Scoliosis in Pediatric Patients: Comorbid Disorders and Screening

Michael P Horan; Todd A Milbrandt

Disclosures

Pediatr Health. 2009;3(5):451-456. 

In This Article

Abstract and Introduction

Abstract

Scoliosis is one of the most commonly encountered pediatric spinal deformities. Knowledge of comorbid disorders associated with scoliosis is required in order to rule out other serious conditions. A thorough knowledge of the clinical scenarios associated with each of these disorders will help guide the pediatric practitioner in their work-up of associated conditions and possible further referrals. The aim of this review is to discuss the comorbidities associated with scoliosis and review appropriate screening tools aiding diagnosis.

Introduction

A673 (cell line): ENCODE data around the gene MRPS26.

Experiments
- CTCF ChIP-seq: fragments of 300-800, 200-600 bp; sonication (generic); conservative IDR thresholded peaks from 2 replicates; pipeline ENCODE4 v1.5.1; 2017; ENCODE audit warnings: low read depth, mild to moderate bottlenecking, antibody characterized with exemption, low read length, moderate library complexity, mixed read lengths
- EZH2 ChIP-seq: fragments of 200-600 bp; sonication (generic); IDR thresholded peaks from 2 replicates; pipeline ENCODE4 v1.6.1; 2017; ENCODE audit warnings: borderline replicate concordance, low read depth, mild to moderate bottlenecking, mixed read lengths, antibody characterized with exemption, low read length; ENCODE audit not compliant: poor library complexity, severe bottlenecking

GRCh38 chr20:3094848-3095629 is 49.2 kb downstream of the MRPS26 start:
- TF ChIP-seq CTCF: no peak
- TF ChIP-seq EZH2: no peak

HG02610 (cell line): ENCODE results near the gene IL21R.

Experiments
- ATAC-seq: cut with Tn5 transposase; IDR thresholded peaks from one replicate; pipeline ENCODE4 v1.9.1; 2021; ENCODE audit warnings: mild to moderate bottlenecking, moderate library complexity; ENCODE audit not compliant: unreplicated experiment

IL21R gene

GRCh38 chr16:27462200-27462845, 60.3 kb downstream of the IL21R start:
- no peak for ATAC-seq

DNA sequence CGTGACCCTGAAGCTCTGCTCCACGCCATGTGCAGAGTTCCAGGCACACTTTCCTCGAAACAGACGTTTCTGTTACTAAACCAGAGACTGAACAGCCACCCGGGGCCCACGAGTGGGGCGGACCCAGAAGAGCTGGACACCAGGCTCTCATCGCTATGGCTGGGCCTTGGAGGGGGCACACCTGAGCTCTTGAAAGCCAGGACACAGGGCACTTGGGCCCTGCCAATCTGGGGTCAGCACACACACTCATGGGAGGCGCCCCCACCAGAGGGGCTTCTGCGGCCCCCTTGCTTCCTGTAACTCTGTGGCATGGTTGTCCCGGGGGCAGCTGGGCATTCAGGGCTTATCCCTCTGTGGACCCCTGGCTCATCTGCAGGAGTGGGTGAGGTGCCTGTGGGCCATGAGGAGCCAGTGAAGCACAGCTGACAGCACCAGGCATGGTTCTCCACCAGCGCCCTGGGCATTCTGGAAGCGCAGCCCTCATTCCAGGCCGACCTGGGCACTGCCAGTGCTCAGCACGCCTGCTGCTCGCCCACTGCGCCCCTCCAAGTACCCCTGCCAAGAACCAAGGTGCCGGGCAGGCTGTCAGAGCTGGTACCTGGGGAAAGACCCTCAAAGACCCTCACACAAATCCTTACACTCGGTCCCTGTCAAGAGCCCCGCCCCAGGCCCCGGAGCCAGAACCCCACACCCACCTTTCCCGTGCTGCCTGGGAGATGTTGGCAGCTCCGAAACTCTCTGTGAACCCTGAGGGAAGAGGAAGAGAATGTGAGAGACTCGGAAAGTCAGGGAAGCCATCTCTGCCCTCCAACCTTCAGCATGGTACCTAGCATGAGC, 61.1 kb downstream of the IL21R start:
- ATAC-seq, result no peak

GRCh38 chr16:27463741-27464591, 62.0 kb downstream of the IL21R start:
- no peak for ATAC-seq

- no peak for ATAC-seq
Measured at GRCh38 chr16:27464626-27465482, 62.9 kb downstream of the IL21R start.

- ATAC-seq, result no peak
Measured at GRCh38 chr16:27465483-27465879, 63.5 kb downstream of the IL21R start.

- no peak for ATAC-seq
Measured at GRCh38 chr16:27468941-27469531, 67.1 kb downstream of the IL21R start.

Scoliosis is one of the most commonly encountered pediatric spinal deformities. It is defined by the Scoliosis Research Society (SRS) as a lateral deviation of the spine greater than 10° with a rotational deformity.[101] Screening through a patient's history of physical examination for scoliosis is part of the standard pediatric well-child examination, yet many practitioners may be unaware of other associated conditions that may also present when a diagnosis of scoliosis is made clinically. The most common type of scoliosis is idiopathic scoliosis, comprising nearly 80% of cases,[1] yet in order to make this diagnosis, knowledge of comorbid disorders associated with scoliosis is required in order to rule out other serious conditions. The other 20% of cases comprise congenital scoliosis, neuromuscular scoliosis and syndromic-related scoliosis. Based on the clinical scenario, the work-up of these conditions may require screening tests, possibly including MRI scans, abdominal ultrasounds or echocardiograms, all of which may be costly both in terms of money and time for the patient and family. Judicious clinical discretion minimizes the number of unnecessary tests ordered and streamlines patient care. A thorough knowledge of the clinical scenarios associated with each of these disorders will help guide the pediatric practitioner in their work-up of associated conditions and possible further referrals.

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